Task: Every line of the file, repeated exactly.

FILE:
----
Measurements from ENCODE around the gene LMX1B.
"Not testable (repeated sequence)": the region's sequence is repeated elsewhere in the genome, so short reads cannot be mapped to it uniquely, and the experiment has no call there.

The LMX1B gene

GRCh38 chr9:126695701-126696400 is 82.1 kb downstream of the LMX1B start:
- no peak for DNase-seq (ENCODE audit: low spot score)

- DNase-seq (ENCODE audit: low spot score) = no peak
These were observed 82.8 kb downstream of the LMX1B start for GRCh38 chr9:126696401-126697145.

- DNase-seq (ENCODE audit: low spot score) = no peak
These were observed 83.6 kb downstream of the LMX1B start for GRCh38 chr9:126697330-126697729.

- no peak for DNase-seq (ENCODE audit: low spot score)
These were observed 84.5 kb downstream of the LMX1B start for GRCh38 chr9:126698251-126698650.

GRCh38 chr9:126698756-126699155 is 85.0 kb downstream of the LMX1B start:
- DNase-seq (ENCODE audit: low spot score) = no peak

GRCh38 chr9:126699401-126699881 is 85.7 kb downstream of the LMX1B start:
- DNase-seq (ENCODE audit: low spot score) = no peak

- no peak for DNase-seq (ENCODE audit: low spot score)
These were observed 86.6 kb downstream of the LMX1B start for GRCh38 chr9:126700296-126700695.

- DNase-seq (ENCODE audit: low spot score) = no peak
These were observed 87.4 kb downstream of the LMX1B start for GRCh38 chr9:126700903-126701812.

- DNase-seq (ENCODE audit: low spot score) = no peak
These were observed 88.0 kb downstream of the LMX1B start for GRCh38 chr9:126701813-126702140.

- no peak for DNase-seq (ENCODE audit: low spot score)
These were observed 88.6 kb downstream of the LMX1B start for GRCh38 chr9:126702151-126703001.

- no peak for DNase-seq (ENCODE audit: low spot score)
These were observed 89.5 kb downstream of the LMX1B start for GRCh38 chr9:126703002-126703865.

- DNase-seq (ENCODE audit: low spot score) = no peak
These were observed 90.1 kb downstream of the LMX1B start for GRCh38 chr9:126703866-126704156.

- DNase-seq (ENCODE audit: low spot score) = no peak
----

Measurements from ENCODE around the gene LMX1B.
"Not testable (repeated sequence)": the region's sequence is repeated elsewhere in the genome, so short reads cannot be mapped to it uniquely, and the experiment has no call there.

The LMX1B gene

GRCh38 chr9:126695701-126696400 is 82.1 kb downstream of the LMX1B start:
- no peak for DNase-seq (ENCODE audit: low spot score)

- DNase-seq (ENCODE audit: low spot score) = no peak
These were observed 82.8 kb downstream of the LMX1B start for GRCh38 chr9:126696401-126697145.

- DNase-seq (ENCODE audit: low spot score) = no peak
These were observed 83.6 kb downstream of the LMX1B start for GRCh38 chr9:126697330-126697729.

- no peak for DNase-seq (ENCODE audit: low spot score)
These were observed 84.5 kb downstream of the LMX1B start for GRCh38 chr9:126698251-126698650.

GRCh38 chr9:126698756-126699155 is 85.0 kb downstream of the LMX1B start:
- DNase-seq (ENCODE audit: low spot score) = no peak

GRCh38 chr9:126699401-126699881 is 85.7 kb downstream of the LMX1B start:
- DNase-seq (ENCODE audit: low spot score) = no peak

- no peak for DNase-seq (ENCODE audit: low spot score)
These were observed 86.6 kb downstream of the LMX1B start for GRCh38 chr9:126700296-126700695.

- DNase-seq (ENCODE audit: low spot score) = no peak
These were observed 87.4 kb downstream of the LMX1B start for GRCh38 chr9:126700903-126701812.

- DNase-seq (ENCODE audit: low spot score) = no peak
These were observed 88.0 kb downstream of the LMX1B start for GRCh38 chr9:126701813-126702140.

- no peak for DNase-seq (ENCODE audit: low spot score)
These were observed 88.6 kb downstream of the LMX1B start for GRCh38 chr9:126702151-126703001.

- no peak for DNase-seq (ENCODE audit: low spot score)
These were observed 89.5 kb downstream of the LMX1B start for GRCh38 chr9:126703002-126703865.

- DNase-seq (ENCODE audit: low spot score) = no peak
These were observed 90.1 kb downstream of the LMX1B start for GRCh38 chr9:126703866-126704156.

- DNase-seq (ENCODE audit: low spot score) = no peak